“Yeah I do.” When he said nothing I added softly, “What happened over there, whatever you had to do, it was not your fault! You did what you were told to do by the government that sent you there! No matter how many lives you think you took, you are not a murderer! You, and all of the guys that were with you, are victims the same as those you were ordered to kill. All of you were used and all of you have suffered so much. I am not going to judge you no matter what you tell me.”
     Always the thoughtful one, Eric seemed to ponder this. Sighing, he said, “There was this village by the Ma Cong River that was full of civilians. One day…I don’t know, the commanders got orders to raid this place. All of us were told that the VC had been using the village as a hide out, that they were using the people as spies. We were told as soon as we got there to kill everyone. Men, women, babies, it didn’t fucking matter. I couldn’t do it, Lizzy. There was this young girl, about fifteen or so, holding a new baby in her arms and she was pleading with me not to spare her but to spare her child. I could not do what they told me to do.”
     “So what happened?” I asked when Eric paused.
     “My commander came over and he blew her fucking head off. Then he picked up that baby, that little baby, and he just snapped his little neck like it wasn’t shit to him. The mother fucker put me through hell after that day and from then on out I did whatever he fucking told me to do!”
     Eric looked drained suddenly, like he needed peace, sleep, those things he couldn’t find. “It wasn’t your fault!” I whispered, standing up and bending down to kiss the top of his head. “You need to go back in there with Julie and go to bed and dream pleasant dreams. Don’t let what happened over there haunt you because you are not to blame.”
     He stood up, apparently intent on taking my advice. “Thanks, cuz.”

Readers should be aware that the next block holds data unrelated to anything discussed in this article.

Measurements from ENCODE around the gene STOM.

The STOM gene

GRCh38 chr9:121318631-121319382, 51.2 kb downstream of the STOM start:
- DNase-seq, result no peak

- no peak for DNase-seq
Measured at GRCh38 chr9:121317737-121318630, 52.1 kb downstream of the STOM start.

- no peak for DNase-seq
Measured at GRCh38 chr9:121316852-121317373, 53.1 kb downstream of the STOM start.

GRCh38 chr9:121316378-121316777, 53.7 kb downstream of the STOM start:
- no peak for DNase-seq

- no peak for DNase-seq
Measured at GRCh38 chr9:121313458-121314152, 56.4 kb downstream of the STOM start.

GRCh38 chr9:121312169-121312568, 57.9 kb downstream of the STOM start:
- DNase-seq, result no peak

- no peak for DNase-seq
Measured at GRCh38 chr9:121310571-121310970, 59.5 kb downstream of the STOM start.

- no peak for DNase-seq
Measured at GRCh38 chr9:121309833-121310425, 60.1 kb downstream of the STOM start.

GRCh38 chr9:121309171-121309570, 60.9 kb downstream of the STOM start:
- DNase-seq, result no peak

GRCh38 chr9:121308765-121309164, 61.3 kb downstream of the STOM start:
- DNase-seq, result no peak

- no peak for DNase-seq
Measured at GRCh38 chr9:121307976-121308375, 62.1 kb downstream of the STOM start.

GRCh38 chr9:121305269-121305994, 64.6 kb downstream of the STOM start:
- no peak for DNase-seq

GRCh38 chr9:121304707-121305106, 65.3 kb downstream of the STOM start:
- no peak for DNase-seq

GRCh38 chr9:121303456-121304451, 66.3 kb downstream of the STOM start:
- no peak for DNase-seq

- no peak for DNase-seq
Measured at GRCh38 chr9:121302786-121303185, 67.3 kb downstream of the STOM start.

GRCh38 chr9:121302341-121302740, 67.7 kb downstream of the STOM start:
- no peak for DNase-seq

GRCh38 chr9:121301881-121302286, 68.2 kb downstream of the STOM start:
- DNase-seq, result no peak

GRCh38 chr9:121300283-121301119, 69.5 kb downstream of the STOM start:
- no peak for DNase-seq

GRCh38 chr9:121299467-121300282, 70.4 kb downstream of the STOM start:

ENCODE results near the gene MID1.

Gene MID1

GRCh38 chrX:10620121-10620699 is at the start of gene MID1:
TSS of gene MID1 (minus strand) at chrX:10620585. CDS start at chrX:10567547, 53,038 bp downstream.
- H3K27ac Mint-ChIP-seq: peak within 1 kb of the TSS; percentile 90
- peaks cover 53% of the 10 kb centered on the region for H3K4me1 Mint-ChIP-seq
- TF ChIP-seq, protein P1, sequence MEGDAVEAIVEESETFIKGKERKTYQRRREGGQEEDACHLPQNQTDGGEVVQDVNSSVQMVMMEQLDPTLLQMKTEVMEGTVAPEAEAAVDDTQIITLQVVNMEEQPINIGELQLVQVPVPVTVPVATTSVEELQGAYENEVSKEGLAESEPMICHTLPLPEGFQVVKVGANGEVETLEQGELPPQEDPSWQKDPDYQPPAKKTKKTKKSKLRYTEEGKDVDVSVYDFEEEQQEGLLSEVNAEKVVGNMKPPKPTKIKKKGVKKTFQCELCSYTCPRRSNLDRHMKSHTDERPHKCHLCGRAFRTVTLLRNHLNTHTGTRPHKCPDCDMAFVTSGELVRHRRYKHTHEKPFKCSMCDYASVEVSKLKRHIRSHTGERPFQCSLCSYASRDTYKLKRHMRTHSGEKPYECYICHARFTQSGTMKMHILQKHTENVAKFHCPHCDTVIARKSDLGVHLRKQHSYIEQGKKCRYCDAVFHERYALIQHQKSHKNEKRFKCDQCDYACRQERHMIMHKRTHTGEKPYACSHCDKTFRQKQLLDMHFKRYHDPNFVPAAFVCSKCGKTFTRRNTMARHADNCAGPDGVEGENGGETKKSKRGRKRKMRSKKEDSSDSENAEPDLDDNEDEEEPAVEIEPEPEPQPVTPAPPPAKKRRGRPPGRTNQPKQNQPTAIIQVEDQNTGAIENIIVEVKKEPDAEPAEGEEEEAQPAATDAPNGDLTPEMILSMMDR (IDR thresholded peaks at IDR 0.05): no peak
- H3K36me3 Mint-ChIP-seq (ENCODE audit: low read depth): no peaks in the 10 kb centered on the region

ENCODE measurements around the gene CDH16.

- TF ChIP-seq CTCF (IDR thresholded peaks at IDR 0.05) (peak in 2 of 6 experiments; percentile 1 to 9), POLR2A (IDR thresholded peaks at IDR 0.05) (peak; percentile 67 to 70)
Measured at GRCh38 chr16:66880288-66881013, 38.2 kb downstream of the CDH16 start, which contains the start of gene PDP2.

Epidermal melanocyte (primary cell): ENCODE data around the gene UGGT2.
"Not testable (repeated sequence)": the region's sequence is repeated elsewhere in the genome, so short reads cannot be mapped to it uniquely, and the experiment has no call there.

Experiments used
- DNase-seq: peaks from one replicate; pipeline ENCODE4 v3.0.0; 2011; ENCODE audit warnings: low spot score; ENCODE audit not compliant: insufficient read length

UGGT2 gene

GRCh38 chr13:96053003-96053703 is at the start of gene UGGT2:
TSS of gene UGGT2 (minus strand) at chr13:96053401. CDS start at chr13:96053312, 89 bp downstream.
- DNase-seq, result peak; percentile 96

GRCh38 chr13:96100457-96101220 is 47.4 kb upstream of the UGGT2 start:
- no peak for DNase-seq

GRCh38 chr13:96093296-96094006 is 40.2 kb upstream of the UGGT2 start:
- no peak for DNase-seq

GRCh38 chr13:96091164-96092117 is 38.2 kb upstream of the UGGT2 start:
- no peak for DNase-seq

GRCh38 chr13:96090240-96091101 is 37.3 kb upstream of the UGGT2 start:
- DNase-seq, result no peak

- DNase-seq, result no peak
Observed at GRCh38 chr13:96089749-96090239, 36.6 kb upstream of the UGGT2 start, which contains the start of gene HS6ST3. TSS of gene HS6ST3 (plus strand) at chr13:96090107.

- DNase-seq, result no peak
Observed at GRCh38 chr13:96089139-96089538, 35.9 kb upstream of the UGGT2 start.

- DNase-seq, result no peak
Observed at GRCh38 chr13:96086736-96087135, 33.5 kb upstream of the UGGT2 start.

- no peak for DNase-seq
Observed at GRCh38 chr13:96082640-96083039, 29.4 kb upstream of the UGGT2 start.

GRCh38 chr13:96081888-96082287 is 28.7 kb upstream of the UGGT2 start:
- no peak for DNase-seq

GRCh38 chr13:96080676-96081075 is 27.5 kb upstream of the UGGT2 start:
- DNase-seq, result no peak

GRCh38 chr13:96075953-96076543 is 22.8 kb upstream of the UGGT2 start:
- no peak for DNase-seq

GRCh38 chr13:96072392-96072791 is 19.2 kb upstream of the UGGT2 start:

“For what?” I asked, switching off the light. Ross slept soundly, oblivious to the fear that had just hung over the living room.
     “For everything you said to me. You are the first person since I came home that has said I’m not to blame and I really appreciate it. I would also appreciate it if we could keep this between us for a while. I don’t want to freak Julie out and I am going to tell her…just not yet.”
     “You need to tell her soon. She’ll understand, Eric. She’s loved you for a long time.” I let that observation slip out without thinking but his face showed no hint of surprise. “But when she finds out it won’t be from me.”
     We were standing in the hallway, him at Julie’s door and me at mine. “Thanks. And, uh, I love you, long hair.” He chuckled.
     “I love you too, solider boy. Now go and get some sleep.”'
Perhaps the most talked about example of such hearings and testimony on this was that of John Kerry talking about what happened at My Lai:
A short video just giving an overview:
And again, I want to restate the fact that what happened at My Lai and in similar cases was not typical, it wasn't how things occurred on a daily basis, and in my opinion, instances like this should in no way have been blamed on the men taking orders but rather on those who are giving the orders. In the military, soldiers are taught discipline and to take orders without question. Our military depends on this. The men who were doing what they were trained to do were never the guilty ones in my book.